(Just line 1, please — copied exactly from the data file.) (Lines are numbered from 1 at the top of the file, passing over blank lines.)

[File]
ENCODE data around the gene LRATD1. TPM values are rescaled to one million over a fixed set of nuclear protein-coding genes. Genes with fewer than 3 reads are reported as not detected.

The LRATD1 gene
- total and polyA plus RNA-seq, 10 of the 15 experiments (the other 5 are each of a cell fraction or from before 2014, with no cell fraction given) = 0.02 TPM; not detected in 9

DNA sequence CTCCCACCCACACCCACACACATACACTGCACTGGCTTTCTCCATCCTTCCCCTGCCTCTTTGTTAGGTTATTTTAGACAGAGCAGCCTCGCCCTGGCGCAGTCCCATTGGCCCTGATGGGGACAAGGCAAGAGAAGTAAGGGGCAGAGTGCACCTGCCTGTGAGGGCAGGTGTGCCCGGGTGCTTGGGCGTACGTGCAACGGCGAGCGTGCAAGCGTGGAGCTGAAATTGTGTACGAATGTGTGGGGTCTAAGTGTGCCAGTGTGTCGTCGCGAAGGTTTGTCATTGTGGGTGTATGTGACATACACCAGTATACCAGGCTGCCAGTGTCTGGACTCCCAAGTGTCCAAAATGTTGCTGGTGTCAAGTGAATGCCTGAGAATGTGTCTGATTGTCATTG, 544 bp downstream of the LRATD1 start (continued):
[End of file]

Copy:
ENCODE data around the gene LRATD1. TPM values are rescaled to one million over a fixed set of nuclear protein-coding genes. Genes with fewer than 3 reads are reported as not detected.